Calcified Tissue International

, 83:202

LMP-1 Retroviral Gene Therapy Influences Osteoblast Differentiation and Fracture Repair: A Preliminary Study

  • Cassandra A. Strohbach
  • Charles H. Rundle
  • Jon E. Wergedal
  • Shin-Tai Chen
  • Thomas A. Linkhart
  • K.-H. William Lau
  • Donna D. Strong
Article

DOI: 10.1007/s00223-008-9163-0

Cite this article as:
Strohbach, C.A., Rundle, C.H., Wergedal, J.E. et al. Calcif Tissue Int (2008) 83: 202. doi:10.1007/s00223-008-9163-0

Abstract

LIM mineralization protein-1 (LMP-1) is a novel intracellular osteogenic factor associated with bone development that has been implicated in the bone morphogenetic protein (BMP) pathway. This preliminary study evaluated the possibility of LMP-1-based retroviral gene therapy to stimulate osteoblast differentiation in vitro and fracture repair in vivo. A Moloney leukemia virus (MLV)-based retroviral vector to express LMP-1 with a hemagglutinin (HA) tag was developed, and its effects were evaluated on MC3T3-E1 cell differentiation and in the rat femur fracture model. MC3T3-E1 osteoblasts transduced with the MLV-HA-LMP-1 vector demonstrated significantly increased osteoblast marker gene expression (< 0.05) and mineral deposition compared to control transduced cells. Femoral midshaft fractures were produced in Fischer 344 rats by the three-point bending technique. The MLV-HA-LMP-1 or control vector was applied at the fracture site through percutaneous injections 1 day postfracture. Analysis of fracture healing of 10 MLV-HA-LMP-1-treated and 10 control MLV-β-galactosidase (β-gal)–treated animals was completed at 3 weeks by X-ray, peripheral quantitative computed tomography, and histology. MLV-HA-LMP-1-treated animals had 63% more bone mineral content at the fracture site (< 0.01), 34% greater total hard callus area (< 0.05), and 45% less cartilage in the fracture callus (< 0.05) compared to MLV-β-gal-treated animals. There was no effect of LMP-1 treatment on the density of the hard callus. Immunohistochemistry revealed expression of the LMP-1 transgene in the fracture callus at 21 days postfracture. Immunohistochemistry also revealed that LMP-1 transgene expression did not result in an increase in BMP-4 expression in the fracture callus. Compared to MLV-BMP-4 gene therapy studies, MLV-HA-LMP-1 gene therapy improved bony union of the fracture gap to a greater extent and did not cause heterotopic bone formation. This suggests that LMP-1 may be a better potential candidate for gene therapy for fracture repair than BMP-4. These exciting, albeit preliminary, findings indicate that LMP-1-based gene therapy may potentially be a simple and effective means to enhance fracture repair that warrants further investigation.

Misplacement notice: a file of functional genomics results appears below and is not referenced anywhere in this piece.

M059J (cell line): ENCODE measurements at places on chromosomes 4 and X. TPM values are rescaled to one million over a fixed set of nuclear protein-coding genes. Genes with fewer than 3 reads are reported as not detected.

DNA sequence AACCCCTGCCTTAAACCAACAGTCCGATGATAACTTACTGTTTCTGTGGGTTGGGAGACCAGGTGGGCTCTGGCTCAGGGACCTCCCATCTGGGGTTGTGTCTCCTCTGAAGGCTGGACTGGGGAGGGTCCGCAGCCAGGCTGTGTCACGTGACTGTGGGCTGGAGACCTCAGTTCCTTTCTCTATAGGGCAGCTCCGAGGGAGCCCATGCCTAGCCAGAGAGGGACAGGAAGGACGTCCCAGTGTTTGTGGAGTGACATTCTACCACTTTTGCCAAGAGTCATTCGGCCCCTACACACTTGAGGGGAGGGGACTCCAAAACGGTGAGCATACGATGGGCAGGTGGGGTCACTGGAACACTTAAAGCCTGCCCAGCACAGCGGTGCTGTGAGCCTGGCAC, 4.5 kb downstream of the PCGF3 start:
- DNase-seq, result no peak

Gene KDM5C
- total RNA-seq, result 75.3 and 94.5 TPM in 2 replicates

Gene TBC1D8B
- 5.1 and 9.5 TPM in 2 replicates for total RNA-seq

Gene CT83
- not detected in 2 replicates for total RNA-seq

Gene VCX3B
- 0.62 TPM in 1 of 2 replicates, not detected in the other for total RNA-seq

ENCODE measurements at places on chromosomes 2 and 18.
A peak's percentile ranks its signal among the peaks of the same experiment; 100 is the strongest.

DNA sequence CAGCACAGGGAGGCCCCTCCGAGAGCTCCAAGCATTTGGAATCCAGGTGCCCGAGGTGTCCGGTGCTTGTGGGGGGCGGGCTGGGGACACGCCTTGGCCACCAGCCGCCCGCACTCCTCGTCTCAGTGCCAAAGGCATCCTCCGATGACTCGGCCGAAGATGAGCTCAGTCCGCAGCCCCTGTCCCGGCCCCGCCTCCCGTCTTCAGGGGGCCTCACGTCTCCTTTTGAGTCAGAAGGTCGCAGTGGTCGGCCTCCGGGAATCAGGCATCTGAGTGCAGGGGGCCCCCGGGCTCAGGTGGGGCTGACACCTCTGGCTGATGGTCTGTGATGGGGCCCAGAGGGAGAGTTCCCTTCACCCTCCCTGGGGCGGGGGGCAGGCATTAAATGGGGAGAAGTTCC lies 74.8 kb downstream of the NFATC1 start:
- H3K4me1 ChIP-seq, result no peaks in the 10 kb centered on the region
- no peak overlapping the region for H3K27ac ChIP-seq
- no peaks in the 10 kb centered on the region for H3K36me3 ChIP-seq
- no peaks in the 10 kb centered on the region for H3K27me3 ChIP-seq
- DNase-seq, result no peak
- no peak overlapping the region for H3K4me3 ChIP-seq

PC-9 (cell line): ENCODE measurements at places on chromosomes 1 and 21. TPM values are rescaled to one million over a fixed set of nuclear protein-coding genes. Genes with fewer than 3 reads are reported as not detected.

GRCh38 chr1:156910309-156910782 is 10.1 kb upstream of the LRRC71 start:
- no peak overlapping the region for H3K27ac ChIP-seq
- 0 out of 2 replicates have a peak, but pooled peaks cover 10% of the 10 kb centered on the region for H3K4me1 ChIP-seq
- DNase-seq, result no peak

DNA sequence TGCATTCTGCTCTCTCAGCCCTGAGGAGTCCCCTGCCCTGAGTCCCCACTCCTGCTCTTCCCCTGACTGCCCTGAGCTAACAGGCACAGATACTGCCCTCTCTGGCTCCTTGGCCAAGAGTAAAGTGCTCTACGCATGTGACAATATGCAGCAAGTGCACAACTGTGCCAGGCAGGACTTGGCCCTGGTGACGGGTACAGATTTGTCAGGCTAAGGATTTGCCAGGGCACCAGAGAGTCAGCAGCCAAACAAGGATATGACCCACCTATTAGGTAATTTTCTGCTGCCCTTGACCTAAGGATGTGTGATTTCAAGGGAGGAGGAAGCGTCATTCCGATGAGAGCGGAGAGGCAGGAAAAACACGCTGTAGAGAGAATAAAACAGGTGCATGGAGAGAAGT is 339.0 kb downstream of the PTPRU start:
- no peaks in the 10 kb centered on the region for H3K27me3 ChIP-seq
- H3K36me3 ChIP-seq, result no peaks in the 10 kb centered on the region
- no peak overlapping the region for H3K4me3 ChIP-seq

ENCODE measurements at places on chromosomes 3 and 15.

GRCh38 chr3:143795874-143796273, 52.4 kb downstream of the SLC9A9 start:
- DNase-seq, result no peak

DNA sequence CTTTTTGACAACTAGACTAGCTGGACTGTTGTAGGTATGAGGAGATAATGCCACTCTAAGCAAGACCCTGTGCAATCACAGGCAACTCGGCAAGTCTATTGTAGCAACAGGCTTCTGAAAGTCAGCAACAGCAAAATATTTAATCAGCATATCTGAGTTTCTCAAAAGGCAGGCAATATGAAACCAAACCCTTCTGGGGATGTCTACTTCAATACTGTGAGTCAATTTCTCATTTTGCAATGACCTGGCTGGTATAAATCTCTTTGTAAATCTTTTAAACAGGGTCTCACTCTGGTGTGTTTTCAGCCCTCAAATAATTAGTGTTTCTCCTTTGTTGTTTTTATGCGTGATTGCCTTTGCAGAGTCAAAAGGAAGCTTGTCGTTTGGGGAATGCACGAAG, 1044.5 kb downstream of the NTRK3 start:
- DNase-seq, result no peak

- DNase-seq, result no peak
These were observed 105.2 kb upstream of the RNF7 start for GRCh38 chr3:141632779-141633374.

Keywords

Fracture repairGene therapyGrowth factorsCell differentiation

Copyright information

© Springer Science+Business Media, LLC 2008

Authors and Affiliations

  • Cassandra A. Strohbach
    • 1
    • 2
    • 3
  • Charles H. Rundle
    • 1
    • 2
  • Jon E. Wergedal
    • 1
    • 2
    • 3
  • Shin-Tai Chen
    • 1
    • 2
    • 3
  • Thomas A. Linkhart
    • 1
    • 3
    • 4
  • K.-H. William Lau
    • 1
    • 2
    • 3
  • Donna D. Strong
    • 1
    • 2
    • 3
  1. 1.Musculoskeletal Disease CenterJerry L. Pettis Memorial VA Medical CenterLoma LindaUSA
  2. 2.Department of MedicineLoma Linda UniversityLoma LindaUSA
  3. 3.Department of Biochemistry and MicrobiologyLoma Linda UniversityLoma LindaUSA
  4. 4.Department of PediatricsLoma Linda UniversityLoma LindaUSA